Occupy Harvard, which set up a few dozen matching tents in Harvard Yard almost three weeks ago, has been greeted by many with a healthy dose of skepticism. After all, what do these few privileged students have to complain about? Lynn O’Shaughnessy of CBS’s MoneyWatch remarked that: “It certainly is ironic that the Occupy movement has reached Harvard, considering that this is the school that produces many of the nation’s one percenters. And that’s never going to change.” In his November 20 column for The Daily Beast, Lee Siegel describes the encampment thusly: “No telling what these bold protests will lead to. More electives in post-feminist, pre-capitalist, hegemonic, Third World revolution. Longer master’s teas. More squash courts at the Harvard Club.”
It’s accurate that many of the more pointed demands made by the camp—increased custodial salaries, opening the currently locked Harvard Yard encampment to the public—pale in comparison to the deeply troubling issues facing civic occupations and the occupations of public universities like UC Davis. Harvard students are well taken care of by a $32 billion endowment fund—crippling student debt is not a major issue here, and it’s safe to say that few of these students will ever be among the 46 million Americans currently living below the poverty line.
So is Occupy Harvard relevant? Chris Hedges certainly thinks so. The Pulitzer Prize-winning author of American Fascists and Death of the Liberal Class has been a leading intellectual voice of support for Occupy Wall Street, and is so convinced of Occupy Harvard’s vital importance to the movement that he first spoke to the camp last night, and then embedded with them in Harvard Yard, which has been locked to non-Harvard cardholders since November 10.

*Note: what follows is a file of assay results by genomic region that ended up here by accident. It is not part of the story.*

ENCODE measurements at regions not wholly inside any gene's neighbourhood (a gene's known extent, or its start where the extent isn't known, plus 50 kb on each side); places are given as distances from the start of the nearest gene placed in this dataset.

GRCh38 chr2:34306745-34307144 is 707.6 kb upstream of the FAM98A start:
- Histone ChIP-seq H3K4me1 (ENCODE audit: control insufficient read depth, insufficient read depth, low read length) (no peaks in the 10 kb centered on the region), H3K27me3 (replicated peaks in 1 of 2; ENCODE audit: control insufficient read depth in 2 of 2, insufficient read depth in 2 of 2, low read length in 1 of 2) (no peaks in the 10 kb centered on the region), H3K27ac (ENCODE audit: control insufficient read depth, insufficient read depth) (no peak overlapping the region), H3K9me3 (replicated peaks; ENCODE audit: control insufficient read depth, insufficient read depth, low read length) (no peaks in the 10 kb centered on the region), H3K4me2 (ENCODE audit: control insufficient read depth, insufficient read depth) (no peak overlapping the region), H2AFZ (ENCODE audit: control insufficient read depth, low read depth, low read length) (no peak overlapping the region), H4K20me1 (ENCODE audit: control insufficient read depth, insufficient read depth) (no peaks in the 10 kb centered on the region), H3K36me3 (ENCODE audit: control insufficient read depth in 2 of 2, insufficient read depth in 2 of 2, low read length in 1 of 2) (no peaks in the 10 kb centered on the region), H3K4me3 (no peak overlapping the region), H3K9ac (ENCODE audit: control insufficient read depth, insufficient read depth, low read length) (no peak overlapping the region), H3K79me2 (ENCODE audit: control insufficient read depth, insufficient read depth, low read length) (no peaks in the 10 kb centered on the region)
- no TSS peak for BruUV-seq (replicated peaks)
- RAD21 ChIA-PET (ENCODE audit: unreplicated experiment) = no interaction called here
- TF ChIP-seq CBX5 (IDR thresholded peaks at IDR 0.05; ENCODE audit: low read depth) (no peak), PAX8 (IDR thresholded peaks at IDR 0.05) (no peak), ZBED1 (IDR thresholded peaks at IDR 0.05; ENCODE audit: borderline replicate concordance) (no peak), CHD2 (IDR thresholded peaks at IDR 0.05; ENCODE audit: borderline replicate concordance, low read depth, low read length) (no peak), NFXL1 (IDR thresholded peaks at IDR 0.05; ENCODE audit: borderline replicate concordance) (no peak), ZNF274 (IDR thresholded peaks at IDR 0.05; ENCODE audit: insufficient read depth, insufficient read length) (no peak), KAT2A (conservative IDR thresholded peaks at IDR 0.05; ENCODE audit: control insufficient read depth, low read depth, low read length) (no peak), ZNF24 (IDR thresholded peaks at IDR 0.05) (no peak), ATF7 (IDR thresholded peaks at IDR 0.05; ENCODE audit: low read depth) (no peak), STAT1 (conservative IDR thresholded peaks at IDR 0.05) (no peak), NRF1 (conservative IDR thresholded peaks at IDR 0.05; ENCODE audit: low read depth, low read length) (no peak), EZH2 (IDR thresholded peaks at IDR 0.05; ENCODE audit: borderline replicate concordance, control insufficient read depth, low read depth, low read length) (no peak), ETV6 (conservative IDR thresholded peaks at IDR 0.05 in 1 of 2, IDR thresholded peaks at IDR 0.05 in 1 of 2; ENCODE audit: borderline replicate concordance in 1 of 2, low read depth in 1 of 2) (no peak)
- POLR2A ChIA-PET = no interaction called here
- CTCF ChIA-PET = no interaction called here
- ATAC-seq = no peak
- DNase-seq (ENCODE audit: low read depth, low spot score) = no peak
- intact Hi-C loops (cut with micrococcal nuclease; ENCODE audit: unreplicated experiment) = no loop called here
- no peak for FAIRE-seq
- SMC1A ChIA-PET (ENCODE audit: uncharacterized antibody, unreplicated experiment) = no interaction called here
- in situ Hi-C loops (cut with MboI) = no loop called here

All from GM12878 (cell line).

In this video and the two that follow, Hedges carefully outlines the special role Harvard has the opportunity to play in this movement.
A 2007 survey in Harvard’s campus newspaper found that 47 percent of Harvard seniors planned to go into financial consulting. By fostering an academic culture that produces many of the very Wall Street executives responsible for the policies that precipitated the economic meltdown, Hedges argues Harvard is itself implicit in the vast economic inequalities that currently plague America. He laments what he describes as the hollowing out of an institution that once celebrate a liberal arts education, but now teaches students how to earn, rather than how to think.
Hedges supports this occupation because unlike others, Occupy Harvard participants have access to the very individuals often named as directly responsible for the economic inequalities the occupy movement addresses. Notable names on that list include former director of the National Economic Council Larry Summers, former United States Treasury Secretary Robert Rubin, and George W. Bush’s chairman of the Council of Economic Advisors N. Gregory Mankiw (On November 2, 70 members of Occupy Harvard staged a much-publicized walk-out of his Economics 10 class). Summers and Mankiw teach at Harvard today; Rubin sits on its executive board.
Says Hedges: “This movement is important not because of its size, but because it is run by people within the institution who have access to these figures, and [can] begin to call them to account, and that’s extremely important for those of us who don’t carry Harvard ID cards.”
Below are part 2 and 3 of Hedges’ speech, in which he takes questions from students.